A Fermanagh man who has conquered some of the highest peaks in the world including; Kilimanjaro in Africa, Lobuche in Nepal and Aconcagua in Argentina has spoken to The Impartial Reporter about his experiences fresh from his return from the Himalayas.

Shane Boyd (42) is from Enniskillen but is now based in Sydney, Australia. Shane takes a bit of home with him when he climbs these mountains, it is the Fermanagh flag he raises when he reaches the top. His own decorated with the names and heights of the mountains he has conquered.

Explaining his journey, Shane said: “I’ve been hiking and climbing about three years now. I started hiking first then seen Kilimanjaro so it kind of started from there.

“Hiking is cool but I’m more into the thrill of climbing. Climbing at altitude is like trying to breathe through a straw everything you do is hard work, even taking your phone out for a photo or tying your shoelace. People are just struggling around you, which leads to lots of helicopter rescues”

2022 has been a busy year for Shane and his climbing, he said: “This year already I climbed Cerro Bonete, Argentina (5,000m) and Aconcagua, Argentina in February which is the biggest mountain outside the Himalayas at 6,961m

“I’ve just done the three peaks climb in Nepal in the Himalayas; Lobuche (6,120 m) and Pokalde at (5,800m) and Island peak (6,160m).”

As part of Shane’s Himalayan challenge, he and a team also travelled to Everest base camp (5,364m)

Shane climbed Kilimanjaro back in 2020 and has since climbed mountains all over the world.

Speaking about the process of climbing these great heights. He said: “Climbing high altitude mountains is a long process. You have to start low and slowly work your way up, usually hiking up high and sleep lower.

"You’re drinking five or six litres of water a day and eating lots of carbs as the altitude burns the muscles and weight off you the higher you go.”

Shane explained that he has been learning from the experts: “I prepare with a proper training schedule and diet. I’ve a mountaineering coach called Joe Bonington, who is the son of famous mountaineer Chris Bonington and Ailie Peppe who helps with rope skills.”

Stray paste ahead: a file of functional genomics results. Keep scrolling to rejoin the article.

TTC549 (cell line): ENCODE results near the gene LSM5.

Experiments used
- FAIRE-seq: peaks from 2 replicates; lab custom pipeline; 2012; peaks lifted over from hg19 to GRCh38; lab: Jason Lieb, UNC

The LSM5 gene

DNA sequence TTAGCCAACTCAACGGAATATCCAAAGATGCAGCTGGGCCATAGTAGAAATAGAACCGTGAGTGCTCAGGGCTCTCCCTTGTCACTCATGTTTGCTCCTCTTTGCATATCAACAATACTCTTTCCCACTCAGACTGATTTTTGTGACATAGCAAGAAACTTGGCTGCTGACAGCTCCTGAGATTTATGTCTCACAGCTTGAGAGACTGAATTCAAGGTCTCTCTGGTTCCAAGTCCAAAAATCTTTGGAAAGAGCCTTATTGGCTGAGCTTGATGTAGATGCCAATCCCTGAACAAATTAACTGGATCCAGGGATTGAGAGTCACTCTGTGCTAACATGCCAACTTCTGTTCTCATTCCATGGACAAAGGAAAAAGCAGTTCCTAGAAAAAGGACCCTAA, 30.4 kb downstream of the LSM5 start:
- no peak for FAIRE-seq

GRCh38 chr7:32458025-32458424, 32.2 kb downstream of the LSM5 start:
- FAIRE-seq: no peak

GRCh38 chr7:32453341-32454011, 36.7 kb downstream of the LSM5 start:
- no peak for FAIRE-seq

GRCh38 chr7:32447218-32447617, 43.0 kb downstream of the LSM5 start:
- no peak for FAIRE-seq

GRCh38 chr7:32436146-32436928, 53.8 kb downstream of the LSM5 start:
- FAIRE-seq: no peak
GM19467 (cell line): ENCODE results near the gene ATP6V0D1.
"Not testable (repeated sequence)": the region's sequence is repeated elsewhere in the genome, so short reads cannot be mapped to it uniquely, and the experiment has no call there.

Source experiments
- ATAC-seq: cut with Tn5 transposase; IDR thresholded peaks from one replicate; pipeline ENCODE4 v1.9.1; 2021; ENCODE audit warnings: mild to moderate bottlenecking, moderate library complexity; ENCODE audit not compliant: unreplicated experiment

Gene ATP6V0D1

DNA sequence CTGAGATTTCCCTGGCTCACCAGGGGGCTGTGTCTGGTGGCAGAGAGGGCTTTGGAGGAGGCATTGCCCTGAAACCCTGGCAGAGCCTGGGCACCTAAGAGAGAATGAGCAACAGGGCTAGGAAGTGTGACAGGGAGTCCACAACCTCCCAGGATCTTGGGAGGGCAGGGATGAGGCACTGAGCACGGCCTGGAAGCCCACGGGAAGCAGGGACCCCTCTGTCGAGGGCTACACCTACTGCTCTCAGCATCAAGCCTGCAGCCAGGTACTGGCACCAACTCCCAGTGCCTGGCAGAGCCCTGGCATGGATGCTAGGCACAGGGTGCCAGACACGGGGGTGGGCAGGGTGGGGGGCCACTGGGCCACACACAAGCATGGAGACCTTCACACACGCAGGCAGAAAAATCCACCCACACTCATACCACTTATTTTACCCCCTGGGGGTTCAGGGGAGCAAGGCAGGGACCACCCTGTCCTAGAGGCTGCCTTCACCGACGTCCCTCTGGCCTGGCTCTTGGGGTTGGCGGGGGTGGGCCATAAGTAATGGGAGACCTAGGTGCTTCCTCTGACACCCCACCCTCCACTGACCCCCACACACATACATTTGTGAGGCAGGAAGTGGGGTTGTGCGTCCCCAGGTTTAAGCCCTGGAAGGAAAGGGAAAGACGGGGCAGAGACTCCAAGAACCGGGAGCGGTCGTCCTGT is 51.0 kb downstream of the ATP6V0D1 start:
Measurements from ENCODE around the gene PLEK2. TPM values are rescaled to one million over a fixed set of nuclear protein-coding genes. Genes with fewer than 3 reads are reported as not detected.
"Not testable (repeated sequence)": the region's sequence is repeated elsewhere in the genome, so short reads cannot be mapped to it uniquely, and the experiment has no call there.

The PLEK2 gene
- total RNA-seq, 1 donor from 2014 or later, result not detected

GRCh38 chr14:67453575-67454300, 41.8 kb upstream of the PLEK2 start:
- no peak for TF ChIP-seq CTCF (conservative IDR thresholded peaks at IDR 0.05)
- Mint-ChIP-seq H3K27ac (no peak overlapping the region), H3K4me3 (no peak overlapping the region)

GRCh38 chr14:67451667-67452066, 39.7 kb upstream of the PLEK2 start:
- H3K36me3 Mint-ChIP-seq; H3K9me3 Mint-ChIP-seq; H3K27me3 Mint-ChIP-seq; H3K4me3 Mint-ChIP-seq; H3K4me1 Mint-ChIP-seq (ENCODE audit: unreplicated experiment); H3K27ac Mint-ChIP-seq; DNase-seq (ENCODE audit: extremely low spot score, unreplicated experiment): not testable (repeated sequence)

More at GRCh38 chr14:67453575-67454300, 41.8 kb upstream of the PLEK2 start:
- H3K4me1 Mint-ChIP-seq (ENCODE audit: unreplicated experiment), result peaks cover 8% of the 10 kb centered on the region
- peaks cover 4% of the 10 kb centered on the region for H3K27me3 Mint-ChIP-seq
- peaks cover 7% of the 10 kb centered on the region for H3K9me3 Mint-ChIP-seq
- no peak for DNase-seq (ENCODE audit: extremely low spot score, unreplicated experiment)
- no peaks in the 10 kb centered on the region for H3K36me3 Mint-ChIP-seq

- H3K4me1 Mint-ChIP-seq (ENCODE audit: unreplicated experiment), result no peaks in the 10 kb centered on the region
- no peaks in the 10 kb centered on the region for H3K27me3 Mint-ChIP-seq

The expedition Shane undertook was organised by the company, Climbing the Seven Summits.

He added: “When you do the mountains you learn from all the guides and Sherpas in Nepal, they teach you so much. The people in Nepal and the Sherpa guides are on a different planet when it comes to climbing and have just been unbelievably lovely and generous.”

Describing the feeling of conquering these giant heights, Shane said: “Exhausting and hard to breathe but exciting that you got there eventually.

"You’re hoping you’ve enough energy to get back down which is where all the accidents usually happen so you need to take that into account on the way up.

He continued: “But when (you’re on the top) looking around all the mountains it is unbelievable.”

He added: “Breathtaking really.”

Looking to the future, Shane said: “I’ve three of the seven summits [the highest mountains of each of the seven continents] done so I’ll try to knock off more of them but I’m thinking Ama Dablam next in the Himalayas and maybe something in New Zealand later in the year; so plenty of training on the way.”